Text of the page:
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Seven Ways You Didn’t Know You’re Sabotaging Your Dating Life

Seven Ways You Didn’t Know You’re Sabotaging Your Dating Life

There’s no shame in thinking about how you are going to meet your future spouse, what he or she will be like or what qualities you know you want in a mate.

God loves marriage, and for most Christians who are single, God has a special someone in mind just for you. While I believe in the sovereignty of God, I believe the way God leads us to our spouse is often times way more practical than most Christians expect.

In fact, you can think about the future details of all this so much, you can build unhelpful expectations in your mind that hinder the practical side of meeting, dating and marrying the one God has for you.

If you are ready to be more intentional in your search, here are seven common unhelpful expectations that could be poisoning your chances at meeting your future spouse.

He has to have the same Christian story as I do.

In theory, Christians typically fall into one of two categories: either “I grew up in a Christian home” or “I became a Christian later in life” category. When we meet someone at church for the first time, it’s all too easy to make that snap judgment after hearing when their spiritual birth date was.

Subconsciously, we typically gravitate towards people with similar backgrounds as ours.

If you were the pastor’s daughter, you might be looking for a pastor’s son. If your testimony is pretty standard, you probably have not opened yourself to being with someone who was saved out of a drug addiction.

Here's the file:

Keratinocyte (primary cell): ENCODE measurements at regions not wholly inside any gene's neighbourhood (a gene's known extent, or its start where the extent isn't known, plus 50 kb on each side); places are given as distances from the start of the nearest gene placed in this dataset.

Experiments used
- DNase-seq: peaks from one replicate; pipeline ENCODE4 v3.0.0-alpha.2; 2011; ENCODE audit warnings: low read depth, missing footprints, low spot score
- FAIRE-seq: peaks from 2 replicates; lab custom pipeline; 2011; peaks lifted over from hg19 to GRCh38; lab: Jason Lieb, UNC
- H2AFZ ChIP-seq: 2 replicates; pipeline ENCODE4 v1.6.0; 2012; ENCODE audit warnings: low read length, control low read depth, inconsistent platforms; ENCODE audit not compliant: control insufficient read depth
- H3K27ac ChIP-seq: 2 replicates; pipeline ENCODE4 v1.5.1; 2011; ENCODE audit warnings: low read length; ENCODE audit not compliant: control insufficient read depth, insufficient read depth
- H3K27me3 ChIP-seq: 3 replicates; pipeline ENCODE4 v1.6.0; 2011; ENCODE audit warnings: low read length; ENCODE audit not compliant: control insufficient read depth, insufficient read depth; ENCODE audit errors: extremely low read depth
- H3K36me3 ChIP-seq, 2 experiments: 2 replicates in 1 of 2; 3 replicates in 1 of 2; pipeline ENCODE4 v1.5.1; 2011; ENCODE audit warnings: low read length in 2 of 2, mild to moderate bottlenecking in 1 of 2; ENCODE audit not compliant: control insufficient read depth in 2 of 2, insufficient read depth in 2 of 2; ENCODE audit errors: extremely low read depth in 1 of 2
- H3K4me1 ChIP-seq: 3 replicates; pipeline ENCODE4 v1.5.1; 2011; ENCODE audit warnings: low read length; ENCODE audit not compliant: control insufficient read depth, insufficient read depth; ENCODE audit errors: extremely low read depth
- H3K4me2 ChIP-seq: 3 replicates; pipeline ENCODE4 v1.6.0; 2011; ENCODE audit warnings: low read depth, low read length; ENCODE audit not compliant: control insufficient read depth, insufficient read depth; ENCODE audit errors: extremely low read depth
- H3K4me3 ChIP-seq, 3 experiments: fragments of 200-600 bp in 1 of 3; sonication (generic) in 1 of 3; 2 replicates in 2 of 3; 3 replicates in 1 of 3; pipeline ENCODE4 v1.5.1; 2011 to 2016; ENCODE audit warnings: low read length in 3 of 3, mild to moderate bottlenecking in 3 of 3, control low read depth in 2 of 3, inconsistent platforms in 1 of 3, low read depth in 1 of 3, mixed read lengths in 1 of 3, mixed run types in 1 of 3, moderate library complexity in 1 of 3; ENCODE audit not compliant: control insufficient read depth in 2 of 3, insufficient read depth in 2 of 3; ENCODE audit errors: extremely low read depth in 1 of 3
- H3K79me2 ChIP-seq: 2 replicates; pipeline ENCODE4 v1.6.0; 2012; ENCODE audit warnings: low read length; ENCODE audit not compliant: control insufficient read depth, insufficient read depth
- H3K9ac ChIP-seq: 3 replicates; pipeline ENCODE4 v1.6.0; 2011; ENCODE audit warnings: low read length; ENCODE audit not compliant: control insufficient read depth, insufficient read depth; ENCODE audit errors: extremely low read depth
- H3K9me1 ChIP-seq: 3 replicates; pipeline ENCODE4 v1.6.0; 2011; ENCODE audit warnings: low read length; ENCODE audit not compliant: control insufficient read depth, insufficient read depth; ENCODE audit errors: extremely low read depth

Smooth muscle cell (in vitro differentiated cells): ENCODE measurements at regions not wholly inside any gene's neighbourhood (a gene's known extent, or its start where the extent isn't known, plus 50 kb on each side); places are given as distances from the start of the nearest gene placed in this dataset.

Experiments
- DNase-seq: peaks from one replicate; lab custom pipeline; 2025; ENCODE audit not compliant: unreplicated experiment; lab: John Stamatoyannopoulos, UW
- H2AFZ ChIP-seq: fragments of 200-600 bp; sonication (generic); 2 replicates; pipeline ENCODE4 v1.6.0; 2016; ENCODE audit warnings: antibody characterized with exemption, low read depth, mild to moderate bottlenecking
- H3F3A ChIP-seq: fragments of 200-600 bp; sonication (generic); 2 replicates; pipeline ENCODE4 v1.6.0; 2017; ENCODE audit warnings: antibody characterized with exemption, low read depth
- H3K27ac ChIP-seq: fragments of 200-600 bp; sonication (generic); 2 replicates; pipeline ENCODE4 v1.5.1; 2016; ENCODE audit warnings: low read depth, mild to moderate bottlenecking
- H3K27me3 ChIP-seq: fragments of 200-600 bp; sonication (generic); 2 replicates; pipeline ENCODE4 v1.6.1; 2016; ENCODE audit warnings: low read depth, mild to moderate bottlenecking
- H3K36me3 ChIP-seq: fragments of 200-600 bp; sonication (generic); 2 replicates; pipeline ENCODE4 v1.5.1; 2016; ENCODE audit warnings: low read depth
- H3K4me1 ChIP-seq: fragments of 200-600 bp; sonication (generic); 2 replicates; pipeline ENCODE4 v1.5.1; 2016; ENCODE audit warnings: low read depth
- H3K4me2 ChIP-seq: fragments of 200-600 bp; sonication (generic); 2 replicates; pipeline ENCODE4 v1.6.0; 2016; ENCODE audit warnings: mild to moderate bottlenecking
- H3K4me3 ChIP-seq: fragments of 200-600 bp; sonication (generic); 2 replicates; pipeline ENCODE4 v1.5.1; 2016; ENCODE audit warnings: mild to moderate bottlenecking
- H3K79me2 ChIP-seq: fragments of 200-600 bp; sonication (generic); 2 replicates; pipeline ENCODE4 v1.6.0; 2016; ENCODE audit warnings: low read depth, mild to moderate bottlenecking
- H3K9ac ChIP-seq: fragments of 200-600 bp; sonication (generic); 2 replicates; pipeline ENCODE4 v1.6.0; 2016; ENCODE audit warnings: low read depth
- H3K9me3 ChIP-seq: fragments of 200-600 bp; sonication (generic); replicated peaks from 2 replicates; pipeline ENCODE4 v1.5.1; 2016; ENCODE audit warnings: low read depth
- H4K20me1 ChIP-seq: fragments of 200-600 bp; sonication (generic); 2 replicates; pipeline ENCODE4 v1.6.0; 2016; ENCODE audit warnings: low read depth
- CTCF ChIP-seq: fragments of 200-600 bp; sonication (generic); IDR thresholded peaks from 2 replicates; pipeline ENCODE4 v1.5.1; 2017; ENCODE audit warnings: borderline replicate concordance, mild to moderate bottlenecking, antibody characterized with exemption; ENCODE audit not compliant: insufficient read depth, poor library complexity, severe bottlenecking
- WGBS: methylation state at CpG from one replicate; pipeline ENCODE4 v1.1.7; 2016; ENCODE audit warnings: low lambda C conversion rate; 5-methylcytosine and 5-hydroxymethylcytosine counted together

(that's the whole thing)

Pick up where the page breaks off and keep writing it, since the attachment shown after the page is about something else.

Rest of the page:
But if you only consider men and women who are “older Christians” or “younger Christians,” you are drastically limiting your options. A guy who’s been saved for three years might be leaps and bounds more mature than the apathetic guy who grew up in a Christian home.

She has to share my theology.

When you’re a Christian, it’s impossible not to fantasize about what your future spouse’s walk with Jesus will be like. There’s nothing wrong with imagining how the two of you will love waking up early to pour over thick theology books read in most seminaries.

But the reality is, your future spouse might not have the same theological flavor as you. Don’t get me wrong, there are certain doctrines that all serious Christians should not bend on. But to shut down all possibilities of dating someone just because they are not reformed enough or charismatic enough will definitely cause you to miss out on meeting some really cool people.

If someone really loves Jesus and values the word of God, but doesn’t fit perfectly into your theological expectations, don’t feel guilty about going on a date or two to feel them out.

We have to have a great story for how we met.

One of the most common ways to slow down your chances of finding a future spouse is by death gripping how you think the two you will meet. Some people love the idea of marrying an awesome friend. Other people feel like blind dates are the most romantic thing ever.

Odds are that you gravitate toward whatever suits your personality best. If you are on the shy side, you’ve probably just assumed you would become friends with someone and eventually fall in love. If you are a bit more outgoing by nature, your ears probably perk up when your friend talks about a guy at church she thinks would be good for you.